Welcome to the ‘Festival of Unity’
October 2, 2008
By Christopher Huber
Tailgate party unites Beaver Lake Middle School community
For two hours, PTA volunteers turned Beaver Lake Middle School into a green-and-white funhouse Sept. 19. As parents mingled, eager to meet their children’s teachers, students flocked with their friends to the disco tent and danced near the blaring speakers.Some played football in the field, while some ate burgers or hotdogs fresh off the grill. Others jumped with the mob when “YMCA” came on.
Small groups of mostly sixth- and seventh-graders meandered around the grounds with green-and-silver beads draped around their necks and their “Spartan Power” T-shirts.
Last year, organizers sold about 350 tickets, according to parent organizer Amy Huish. This year was different.
Approximately 700 people congregated at the school to eat, dance and pep themselves up at the second annual tailgate party.
The goal was not necessarily just to pump everyone up for a football game, but also to unite the Beaver Lake community, according to PTA co-president Caroline Brown.
The “festival of loveliness,” Brown said, was meant to bring parents, teachers and their students together in a nonacademic setting to create a strong sense of community and start the school year off on a positive note.
“Principal Josh Almy wanted the event to bring the whole Beaver Lake community together and to get everyone excited about the school year,” Huish said.
The Skyline High School booster club greeted partygoers under an arch of balloons, selling Skyline pom-poms, shirts and hats.
A few students said it was weird to see their teachers outside of school, but also kind of cool.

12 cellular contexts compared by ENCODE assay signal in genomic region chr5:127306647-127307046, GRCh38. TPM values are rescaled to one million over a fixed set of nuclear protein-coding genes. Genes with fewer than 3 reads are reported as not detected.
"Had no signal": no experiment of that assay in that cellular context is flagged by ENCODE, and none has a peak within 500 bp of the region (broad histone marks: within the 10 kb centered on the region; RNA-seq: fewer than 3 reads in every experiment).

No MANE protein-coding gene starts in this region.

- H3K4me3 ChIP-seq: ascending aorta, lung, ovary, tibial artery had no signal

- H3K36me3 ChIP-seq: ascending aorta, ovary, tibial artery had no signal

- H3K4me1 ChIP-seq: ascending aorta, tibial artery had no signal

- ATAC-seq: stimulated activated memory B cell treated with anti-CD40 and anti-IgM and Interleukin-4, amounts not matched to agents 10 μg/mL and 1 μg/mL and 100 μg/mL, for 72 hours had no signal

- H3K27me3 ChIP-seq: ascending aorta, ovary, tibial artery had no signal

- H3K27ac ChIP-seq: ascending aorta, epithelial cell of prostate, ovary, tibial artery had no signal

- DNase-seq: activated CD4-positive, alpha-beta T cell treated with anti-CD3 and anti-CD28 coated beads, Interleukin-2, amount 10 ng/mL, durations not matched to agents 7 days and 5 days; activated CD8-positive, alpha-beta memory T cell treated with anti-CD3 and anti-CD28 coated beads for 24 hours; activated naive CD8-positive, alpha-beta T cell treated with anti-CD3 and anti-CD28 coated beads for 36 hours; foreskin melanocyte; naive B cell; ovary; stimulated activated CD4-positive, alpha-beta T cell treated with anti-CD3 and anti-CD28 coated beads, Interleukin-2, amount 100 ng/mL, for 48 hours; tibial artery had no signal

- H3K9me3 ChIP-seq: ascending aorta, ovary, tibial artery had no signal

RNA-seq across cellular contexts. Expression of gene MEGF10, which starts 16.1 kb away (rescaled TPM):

“It’s always interesting to see how the kids view the staff outside of school,” Almy said. “I think for the kids, it wasn’t as big a deal. We want to continually show that staff are not only teachers and principals, but we’re parents and community members, too. It builds a little bit of a bond as well.”
The tailgate party is one of two annual events the PTA sponsors to try and achieve one of the school’s three main goals: build a sense of community. The others are learning and accountability, Almy said.
As families fled the school parking lot for the Skyline game, sixth-grader Amanda Shaw lingered with a few friends.
“It was really fun and I really enjoyed it,” she said. “The DJ guy was cool, and the whole idea of having the blow-up things and the Skyline colors.”
She saw some of her teachers, too.
“It wasn’t really freaky or anything,” she said. “I saw some really fun people here.”
Although attendees purchased tickets for the event, it was only to cover the cost of food, Huish said. It was not a fundraiser, but Brown and Huish acknowledged there might be some money left from the $5 tickets, which will benefit the PTA.
For next year, they’ll hope the rain holds out again, Almy said, and they’ll work to get more eighth-graders to attend.
“It’s something that’s going to continue for a long time,” Huish said.
Reach Reporter Christopher Huber at 392-6434, ext. 242, or at email@example.com.